A feel-good film about open defecation?

Vinod Kapri’s bluntly titled Can’t Take This Shit Anymore has won the National Award in the Best Film on Social Issues category. The 51-minute documentary follows the widely reported incident of six women from Kheisha village in Uttar Pradesh’s Kushinagar district who fled their marital homes and returned to their parents because of the absence of toilets. Kapri shares the award with Vibha Bakshi’s Daughters of Mother India, which explores sexual violence against women.

Kapri, a former television journalist who will make his feature debut later this year with the legal satire Miss Tanakpur Haazir Ho, first heard of the runaway brides last May. The initial reports that trickled out of the region spoke of three women who had left their husbands, but Kapri’s interest was fully piqued when three more women similarly packed up their steel trunks and headed home.

A recee ensued, which included the hunt for suitable protagonists to string together the individual stories into a larger narrative about the horrors of open defecation in rural India, especially for women. “I was clear that the documentary would not have a voice-over or narration,” said Kapri.

One heroine could have been the person who seems to have triggered off the idea that women deserve to be married only into families that have toilets in their homes. Priyanka Bharti briefly left her husband in 2012, and returned only after the non-governmental organisation Sulabh International built her a toilet. Bharti features in the first of several public service advertisements issued by the Ministry of Drinking Water and Sanitation and UNICEF. The advertisements feature Vidya Balan as the brand ambassador.

But since Bharti was travelling when the shoot was in progress, Kapri settled for another charismatic personality. Local activist Asma Parveen says she was inspired by Bharti’s bravery, and decided to make a noise about the six runway brides to highlight the problems of open defecation for women and poor sanitation in villages.

Parveen candidly and vividly describes the implications of what it means to not have access to a toilet. One of the runaway brides, Sakina, walked 55 km to get home. (Sakina didn’t speak to the filmmakers, but let herself be filmed.) “I think it is a very major problem, but people say it is a minor problem,” Parveen says. “A woman has to suppress her feelings as well as her shit.” If women have stomach ailments or are menstruating, their suffering intensifies.

They usually visit the roadsides twice, early in the mornings and after sundown, to avoid being seen. They have to go out in groups,  to guard against robbers and molesters. The headlights of passing vehicles are among their biggest enemies, Parveen says.

The challenges of shooting a film about the stomach-churning but utterly necessary issue of toilets and manual scavenging have inspired divergent approaches. Paromita Vohra mixes together documentary footage with animation in Q2P, her film on women and public toilets. In the Tamil-language Pee (Shit), Amudhan RP directly confronts the inhuman working conditions faced by manual conservancy labourers by closely following a woman cleaning excreta. The images are repulsive, but that is precisely Ramalingam’s point: if you can’t even look at human refuse for a few minutes, imagine what it is like to be the person who cleans it every day.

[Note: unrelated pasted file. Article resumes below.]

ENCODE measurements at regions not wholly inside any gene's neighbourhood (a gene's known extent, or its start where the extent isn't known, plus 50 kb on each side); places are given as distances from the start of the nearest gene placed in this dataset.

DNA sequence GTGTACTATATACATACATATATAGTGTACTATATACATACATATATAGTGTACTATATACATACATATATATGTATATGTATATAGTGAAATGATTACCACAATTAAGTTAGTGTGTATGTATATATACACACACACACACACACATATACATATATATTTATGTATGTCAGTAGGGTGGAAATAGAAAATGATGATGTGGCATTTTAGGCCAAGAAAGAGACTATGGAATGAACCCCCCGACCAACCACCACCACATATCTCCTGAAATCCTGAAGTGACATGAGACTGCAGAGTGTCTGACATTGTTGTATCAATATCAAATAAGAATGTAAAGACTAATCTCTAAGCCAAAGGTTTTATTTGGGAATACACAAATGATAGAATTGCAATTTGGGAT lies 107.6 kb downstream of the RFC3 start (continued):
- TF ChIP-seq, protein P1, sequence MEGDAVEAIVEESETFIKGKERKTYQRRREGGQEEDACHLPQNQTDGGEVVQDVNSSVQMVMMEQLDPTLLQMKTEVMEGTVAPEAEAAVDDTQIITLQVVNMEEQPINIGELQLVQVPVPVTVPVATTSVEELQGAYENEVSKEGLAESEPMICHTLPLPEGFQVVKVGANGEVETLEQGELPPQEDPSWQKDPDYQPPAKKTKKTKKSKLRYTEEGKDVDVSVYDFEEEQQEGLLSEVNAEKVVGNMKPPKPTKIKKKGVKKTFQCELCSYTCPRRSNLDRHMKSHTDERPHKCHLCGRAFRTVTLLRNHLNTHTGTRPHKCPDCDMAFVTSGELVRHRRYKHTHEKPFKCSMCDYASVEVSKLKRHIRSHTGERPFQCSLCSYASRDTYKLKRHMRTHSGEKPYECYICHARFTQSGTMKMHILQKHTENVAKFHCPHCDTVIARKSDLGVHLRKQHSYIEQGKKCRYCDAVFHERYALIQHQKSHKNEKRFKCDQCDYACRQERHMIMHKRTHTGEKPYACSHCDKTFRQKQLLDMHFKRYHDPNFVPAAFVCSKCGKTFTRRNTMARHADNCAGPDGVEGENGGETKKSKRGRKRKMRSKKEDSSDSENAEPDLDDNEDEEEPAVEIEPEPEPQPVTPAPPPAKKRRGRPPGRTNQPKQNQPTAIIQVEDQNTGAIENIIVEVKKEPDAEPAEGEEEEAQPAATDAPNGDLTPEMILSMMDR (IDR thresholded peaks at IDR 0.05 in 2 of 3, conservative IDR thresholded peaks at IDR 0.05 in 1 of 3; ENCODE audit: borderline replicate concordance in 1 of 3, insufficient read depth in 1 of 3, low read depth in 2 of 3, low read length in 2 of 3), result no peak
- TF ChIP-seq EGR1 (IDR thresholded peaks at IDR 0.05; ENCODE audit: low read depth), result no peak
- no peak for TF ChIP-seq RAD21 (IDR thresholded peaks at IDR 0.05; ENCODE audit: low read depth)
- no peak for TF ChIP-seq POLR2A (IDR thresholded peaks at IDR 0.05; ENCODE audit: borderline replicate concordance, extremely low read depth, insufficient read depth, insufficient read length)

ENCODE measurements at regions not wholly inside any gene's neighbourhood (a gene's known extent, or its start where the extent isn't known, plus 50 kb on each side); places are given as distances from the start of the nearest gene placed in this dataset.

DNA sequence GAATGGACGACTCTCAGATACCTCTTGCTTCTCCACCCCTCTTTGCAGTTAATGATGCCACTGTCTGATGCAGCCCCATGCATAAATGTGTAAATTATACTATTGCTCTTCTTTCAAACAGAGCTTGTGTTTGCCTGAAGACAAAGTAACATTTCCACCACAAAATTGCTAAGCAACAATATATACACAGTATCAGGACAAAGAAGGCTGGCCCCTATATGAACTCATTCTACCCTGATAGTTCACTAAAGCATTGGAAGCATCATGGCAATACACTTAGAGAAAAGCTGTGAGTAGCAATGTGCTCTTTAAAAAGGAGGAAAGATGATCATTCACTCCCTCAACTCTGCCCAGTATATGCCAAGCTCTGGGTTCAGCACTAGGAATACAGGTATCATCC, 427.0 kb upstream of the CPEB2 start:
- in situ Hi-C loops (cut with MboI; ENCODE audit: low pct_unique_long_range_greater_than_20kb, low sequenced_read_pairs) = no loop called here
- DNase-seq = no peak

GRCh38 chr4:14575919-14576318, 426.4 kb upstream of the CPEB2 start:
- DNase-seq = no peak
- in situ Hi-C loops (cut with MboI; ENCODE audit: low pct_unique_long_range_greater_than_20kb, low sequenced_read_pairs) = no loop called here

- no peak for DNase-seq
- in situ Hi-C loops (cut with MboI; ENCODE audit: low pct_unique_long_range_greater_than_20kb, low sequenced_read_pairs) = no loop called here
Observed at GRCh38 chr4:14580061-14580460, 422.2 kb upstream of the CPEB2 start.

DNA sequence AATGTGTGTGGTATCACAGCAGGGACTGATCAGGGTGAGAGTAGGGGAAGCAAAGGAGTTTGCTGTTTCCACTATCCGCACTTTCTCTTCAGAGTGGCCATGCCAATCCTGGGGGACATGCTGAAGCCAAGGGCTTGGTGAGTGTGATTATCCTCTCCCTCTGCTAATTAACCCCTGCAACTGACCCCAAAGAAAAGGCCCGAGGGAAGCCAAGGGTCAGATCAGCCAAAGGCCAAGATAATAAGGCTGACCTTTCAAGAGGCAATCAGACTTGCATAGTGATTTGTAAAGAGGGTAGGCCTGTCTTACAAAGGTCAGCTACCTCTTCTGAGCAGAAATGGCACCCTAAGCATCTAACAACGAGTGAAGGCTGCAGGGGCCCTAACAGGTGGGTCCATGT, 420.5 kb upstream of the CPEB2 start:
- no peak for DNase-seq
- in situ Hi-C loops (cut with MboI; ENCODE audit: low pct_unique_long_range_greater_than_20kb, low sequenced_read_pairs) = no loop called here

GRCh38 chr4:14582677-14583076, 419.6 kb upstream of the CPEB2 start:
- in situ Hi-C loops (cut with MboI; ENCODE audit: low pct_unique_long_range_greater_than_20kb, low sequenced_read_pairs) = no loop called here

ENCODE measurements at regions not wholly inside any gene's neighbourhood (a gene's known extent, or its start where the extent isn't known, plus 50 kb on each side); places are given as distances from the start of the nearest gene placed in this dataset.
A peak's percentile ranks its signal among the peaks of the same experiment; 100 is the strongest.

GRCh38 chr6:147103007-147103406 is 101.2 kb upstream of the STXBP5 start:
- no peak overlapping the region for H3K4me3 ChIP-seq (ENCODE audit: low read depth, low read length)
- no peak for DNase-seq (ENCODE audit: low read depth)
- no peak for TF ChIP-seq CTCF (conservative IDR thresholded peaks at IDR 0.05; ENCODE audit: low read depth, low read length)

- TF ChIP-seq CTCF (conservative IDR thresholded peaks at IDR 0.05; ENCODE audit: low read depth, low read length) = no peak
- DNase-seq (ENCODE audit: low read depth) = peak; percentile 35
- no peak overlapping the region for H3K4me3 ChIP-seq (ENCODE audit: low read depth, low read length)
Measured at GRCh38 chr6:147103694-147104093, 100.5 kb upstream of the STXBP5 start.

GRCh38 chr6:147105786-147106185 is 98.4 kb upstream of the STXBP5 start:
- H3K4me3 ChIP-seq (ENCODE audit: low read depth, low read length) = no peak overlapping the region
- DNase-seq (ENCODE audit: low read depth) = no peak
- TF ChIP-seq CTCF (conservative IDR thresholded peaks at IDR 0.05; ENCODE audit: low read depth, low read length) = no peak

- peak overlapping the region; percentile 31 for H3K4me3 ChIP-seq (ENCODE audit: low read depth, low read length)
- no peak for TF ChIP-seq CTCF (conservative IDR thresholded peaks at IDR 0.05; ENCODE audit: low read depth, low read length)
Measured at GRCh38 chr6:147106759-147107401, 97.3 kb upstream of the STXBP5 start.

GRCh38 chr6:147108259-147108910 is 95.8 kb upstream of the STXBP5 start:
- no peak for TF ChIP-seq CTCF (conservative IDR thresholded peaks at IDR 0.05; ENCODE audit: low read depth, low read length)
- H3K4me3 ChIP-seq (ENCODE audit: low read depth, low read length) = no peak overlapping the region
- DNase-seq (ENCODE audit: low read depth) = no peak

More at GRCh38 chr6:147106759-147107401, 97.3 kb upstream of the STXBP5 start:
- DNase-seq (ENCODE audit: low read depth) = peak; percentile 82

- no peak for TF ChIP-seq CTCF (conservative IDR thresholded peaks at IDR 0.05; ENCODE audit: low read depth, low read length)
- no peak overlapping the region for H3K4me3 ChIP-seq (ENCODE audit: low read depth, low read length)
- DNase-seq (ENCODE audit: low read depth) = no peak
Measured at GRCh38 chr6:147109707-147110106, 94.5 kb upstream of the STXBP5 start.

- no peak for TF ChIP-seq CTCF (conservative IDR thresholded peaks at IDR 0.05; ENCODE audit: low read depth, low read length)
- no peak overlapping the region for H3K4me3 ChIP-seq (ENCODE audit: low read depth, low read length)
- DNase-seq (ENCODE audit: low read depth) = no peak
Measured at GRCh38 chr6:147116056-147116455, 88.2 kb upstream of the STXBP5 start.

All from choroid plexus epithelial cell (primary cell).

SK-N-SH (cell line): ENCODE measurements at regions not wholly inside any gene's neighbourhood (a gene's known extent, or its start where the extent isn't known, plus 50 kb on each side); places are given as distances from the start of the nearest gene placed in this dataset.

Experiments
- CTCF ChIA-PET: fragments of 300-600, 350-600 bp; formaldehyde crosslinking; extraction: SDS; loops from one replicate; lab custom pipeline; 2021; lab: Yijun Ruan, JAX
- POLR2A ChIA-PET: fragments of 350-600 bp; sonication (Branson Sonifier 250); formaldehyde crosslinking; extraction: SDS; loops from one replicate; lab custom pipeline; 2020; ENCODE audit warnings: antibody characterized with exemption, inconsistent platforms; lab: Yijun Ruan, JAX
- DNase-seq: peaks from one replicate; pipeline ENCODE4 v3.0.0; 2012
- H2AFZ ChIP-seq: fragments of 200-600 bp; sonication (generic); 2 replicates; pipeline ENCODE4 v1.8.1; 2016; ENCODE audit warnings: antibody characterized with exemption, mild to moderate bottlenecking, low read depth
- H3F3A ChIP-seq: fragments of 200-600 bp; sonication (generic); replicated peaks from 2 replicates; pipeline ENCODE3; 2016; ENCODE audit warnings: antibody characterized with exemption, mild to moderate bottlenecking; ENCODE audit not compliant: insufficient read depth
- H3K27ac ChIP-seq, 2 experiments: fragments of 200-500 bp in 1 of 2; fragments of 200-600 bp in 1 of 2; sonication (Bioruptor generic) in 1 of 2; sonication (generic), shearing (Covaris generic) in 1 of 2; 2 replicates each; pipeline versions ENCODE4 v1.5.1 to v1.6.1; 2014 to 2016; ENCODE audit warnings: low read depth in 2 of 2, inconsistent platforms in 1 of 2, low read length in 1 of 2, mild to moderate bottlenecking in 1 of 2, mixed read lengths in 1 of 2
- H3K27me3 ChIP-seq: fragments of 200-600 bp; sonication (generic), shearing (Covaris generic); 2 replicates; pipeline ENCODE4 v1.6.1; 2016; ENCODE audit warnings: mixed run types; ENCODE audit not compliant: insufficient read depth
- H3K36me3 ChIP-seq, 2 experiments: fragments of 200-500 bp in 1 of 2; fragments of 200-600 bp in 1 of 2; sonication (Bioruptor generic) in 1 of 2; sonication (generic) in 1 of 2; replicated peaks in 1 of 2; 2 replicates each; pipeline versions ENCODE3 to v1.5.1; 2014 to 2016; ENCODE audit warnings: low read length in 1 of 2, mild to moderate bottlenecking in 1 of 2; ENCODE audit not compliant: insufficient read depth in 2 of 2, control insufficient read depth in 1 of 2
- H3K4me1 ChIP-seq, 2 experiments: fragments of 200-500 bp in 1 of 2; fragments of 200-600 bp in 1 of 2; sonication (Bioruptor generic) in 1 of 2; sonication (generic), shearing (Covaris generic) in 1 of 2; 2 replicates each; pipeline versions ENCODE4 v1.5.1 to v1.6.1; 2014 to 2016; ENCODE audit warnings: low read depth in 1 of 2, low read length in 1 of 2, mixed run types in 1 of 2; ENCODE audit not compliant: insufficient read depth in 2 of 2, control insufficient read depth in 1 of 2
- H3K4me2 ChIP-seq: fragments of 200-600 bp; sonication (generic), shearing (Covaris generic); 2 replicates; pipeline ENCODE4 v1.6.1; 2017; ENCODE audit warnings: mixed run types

Kapri and his crew avoided unsavoury images, but the filming crew could not resist the temptation to slow down their vehicle and capture long-shot images of women by the roadside diving into nearby bushes for cover. “It was very tough, but we managed to make a film on shit without showing shit,” he said.

Real-life heroines

The documentary’s thrust is on its unlikely heroines and their boldness in the face of tremendous social censure. However, it is never clear if the lack of toilets was the sole reason for the flight of the brides. Still, Kapri believes that this was the main cause for flight in all the cases featured in the film, except perhaps for Gudiya, an independent-spirited college student who also balked at the idea of living with her husband’s extended family.

One contradiction that emerges in the film is that many of the brides don’t have toilets back home either. Parveen confronts the father of one of the women to ask him why he wants his son-in-law to provide his daughter a toilet when he hasn’t. His reply isn’t convincing – he says his daughter is more comfortable in her own village – but Parveen uses the moment to press forward her demand that families should include toilet building in their list of routine wedding expenses.

Keisha has 1,500 homes and between 200 and 250 toilets. Anita Agarwal, an employee of Sulabh International, puts the matter in perspective. Close to 12 crore people out of Uttar Pradesh’s population of 20 crores resort to open defecation, she says. “Just imagine half of Europe is going with bottles in their hands … and they are easing themselves on the roadsides,” Agarwal notes.

It eventually ends well for the women, in part because of Prime Minister Narendra Modi’s stirring message against open defecation in his Independence Day speech last year. The rest of India might not be as lucky as Kheisha’s plucky brides. The problem lies as much with India's poor track record in building public toilets as it does with the ignorance of individuals, Kapri says. “The government does need to provide basic facilities, but the problem is one of mindset,” he said. “Families will spend two to three lakh rupees on weddings, but they won’t build toilets. One more problem is that there are many homes with toilets, but people still defecate in the open.”

Filmmaker Vinod Kapri.